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Dentistry – Wikipedia

Dentistry
GI at Guantanamo visits the dentist.JPG

A dentist treats a patient with the help of a dental assistant.

Occupation

Occupation type

Profession

Activity sectors

Health care, Anatomy, Physiology, Pathology, Medicine, Pharmacology, Cosmesis, Surgery
Description
Competencies
  • Sub-Millimeter Surgical Dexterity
  • Knowledge of human health, disease, pathology, and anatomy
  • Communication/Interpersonal Skills
  • Analytical Skills
  • Critical Thinking
  • Empathy/Professionalism

Education required

Dental Degree, Medical Degree

Fields of
employment

  • Private practices
  • Primary care clinics
  • Hospitals

Related jobs

Dentistry, also known as dental medicine and oral medicine, is a branch of medicine that consists of the study, diagnosis, prevention, and treatment of diseases, disorders, and conditions of the oral cavity, commonly in the dentition but also the oral mucosa, and of adjacent and related structures and tissues, particularly in the maxillofacial (jaw and facial) area.[1] Although primarily associated with teeth among the general public, the field of dentistry or dental medicine is not limited to teeth but includes other aspects of the craniofacial complex including the temporomandibular joint and other supporting, muscular, lymphatic, nervous, vascular, and anatomical structures.

Dentistry is often also understood to subsume the now largely defunct medical specialty of stomatology (the study of the mouth and its disorders and diseases) for which reason the two terms are used interchangeably in certain regions.[where?]

Dental treatments are carried out by a dental team, which often consists of a dentist and dental auxiliaries (dental assistants, dental hygienists, dental technicians, as well as dental therapists). Most dentists either work in private practices (primary care), dental hospitals or (secondary care) institutions (prisons, armed forces bases, etc.).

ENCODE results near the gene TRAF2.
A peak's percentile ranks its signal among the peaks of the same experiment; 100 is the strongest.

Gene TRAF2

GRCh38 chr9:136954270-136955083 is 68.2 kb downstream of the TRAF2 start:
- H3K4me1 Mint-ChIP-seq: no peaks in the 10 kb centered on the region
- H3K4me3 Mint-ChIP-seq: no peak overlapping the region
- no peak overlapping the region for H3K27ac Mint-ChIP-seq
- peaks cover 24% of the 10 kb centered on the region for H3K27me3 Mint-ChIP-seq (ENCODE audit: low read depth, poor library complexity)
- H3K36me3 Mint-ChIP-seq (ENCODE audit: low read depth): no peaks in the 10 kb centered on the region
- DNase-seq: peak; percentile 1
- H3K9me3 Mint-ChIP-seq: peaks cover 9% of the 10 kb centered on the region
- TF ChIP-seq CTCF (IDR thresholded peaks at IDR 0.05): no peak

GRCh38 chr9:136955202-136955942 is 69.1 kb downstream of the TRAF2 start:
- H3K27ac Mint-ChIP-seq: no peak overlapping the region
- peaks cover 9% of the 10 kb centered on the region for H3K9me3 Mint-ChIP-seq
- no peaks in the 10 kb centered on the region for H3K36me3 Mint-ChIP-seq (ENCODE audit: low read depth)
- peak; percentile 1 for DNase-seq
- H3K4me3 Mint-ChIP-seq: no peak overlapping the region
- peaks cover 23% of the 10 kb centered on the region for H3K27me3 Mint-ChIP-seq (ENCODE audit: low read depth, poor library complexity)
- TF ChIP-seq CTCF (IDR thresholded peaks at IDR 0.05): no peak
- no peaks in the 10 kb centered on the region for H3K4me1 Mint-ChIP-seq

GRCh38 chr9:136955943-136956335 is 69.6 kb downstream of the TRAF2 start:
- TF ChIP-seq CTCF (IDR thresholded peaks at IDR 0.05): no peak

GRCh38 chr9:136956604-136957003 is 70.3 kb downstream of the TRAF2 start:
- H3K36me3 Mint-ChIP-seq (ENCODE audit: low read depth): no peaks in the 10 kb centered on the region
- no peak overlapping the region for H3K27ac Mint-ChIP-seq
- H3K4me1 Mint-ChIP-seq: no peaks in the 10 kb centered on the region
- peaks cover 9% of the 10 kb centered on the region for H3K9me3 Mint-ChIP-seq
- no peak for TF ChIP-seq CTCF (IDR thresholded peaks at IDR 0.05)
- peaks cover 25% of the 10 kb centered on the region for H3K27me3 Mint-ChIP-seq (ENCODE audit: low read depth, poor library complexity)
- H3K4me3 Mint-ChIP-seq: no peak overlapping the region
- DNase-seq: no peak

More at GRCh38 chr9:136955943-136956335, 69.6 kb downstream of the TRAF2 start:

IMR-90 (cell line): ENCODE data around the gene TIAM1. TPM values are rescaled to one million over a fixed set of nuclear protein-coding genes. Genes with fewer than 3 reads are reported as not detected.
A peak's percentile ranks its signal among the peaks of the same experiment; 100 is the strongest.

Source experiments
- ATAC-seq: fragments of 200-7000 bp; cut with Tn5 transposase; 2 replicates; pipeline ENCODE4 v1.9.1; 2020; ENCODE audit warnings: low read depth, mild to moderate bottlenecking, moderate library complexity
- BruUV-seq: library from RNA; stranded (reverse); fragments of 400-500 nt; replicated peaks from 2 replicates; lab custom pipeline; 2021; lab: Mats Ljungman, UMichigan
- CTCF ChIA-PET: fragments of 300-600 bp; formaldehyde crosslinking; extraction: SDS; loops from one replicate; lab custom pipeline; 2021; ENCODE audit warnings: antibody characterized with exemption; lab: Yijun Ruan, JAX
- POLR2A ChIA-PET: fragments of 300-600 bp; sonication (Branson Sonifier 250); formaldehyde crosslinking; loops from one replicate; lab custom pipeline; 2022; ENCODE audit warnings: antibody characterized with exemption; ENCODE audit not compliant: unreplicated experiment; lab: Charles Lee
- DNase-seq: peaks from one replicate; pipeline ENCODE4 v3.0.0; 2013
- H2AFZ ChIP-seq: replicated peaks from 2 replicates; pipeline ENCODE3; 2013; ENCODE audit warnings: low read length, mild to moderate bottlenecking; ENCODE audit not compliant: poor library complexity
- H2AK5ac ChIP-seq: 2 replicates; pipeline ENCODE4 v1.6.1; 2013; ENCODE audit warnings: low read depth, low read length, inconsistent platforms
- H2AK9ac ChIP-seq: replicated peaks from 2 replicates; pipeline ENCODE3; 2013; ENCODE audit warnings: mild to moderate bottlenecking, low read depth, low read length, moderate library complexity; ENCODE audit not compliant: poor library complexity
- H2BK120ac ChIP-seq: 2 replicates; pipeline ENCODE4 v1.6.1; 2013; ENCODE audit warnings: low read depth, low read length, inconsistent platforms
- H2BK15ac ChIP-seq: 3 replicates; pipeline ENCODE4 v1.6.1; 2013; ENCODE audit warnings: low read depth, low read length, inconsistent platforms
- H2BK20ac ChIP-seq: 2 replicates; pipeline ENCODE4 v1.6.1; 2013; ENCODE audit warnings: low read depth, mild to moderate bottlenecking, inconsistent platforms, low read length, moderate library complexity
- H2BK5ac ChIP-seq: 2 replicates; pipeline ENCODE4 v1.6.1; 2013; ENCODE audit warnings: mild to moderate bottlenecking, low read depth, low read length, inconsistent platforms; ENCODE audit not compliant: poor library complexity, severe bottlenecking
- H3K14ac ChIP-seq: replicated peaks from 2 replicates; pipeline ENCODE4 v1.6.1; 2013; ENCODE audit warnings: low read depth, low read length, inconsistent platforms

The history of dentistry is almost as ancient as the history of humanity and civilization with the earliest evidence dating from 7000 BC. Remains from the early Harappan periods of the Indus Valley Civilization (c. 3300 BC) show evidence of teeth having been drilled dating back 9,000 years.[2] It is thought that dental surgery was the first specialization from medicine.[3] The modern movement of evidence-based dentistry calls for the use of high-quality scientific evidence to guide decision-making.

Terminology[edit]

The term dentistry comes from dentist, which comes from French dentiste, which comes from the French and Latin words for tooth.[4] The term for the associated scientific study of teeth is odontology (from Ancient Greek ὀδούς (odoús, “tooth”)) – the study of the structure, development, and abnormalities of the teeth.

Dental treatment[edit]

Dentistry usually encompasses practices related to the oral cavity.[5] According to the World Health Organization, oral diseases are major public health problems due to their high incidence and prevalence across the globe, with the disadvantaged affected more than other socio-economic groups.[6]

The majority of dental treatments are carried out to prevent or treat the two most common oral diseases which are dental caries (tooth decay) and periodontal disease (gum disease or pyorrhea). Common treatments involve the restoration of teeth, extraction or surgical removal of teeth, scaling and root planing, endodontic root canal treatment and cosmetic dentistry[7]

All dentists in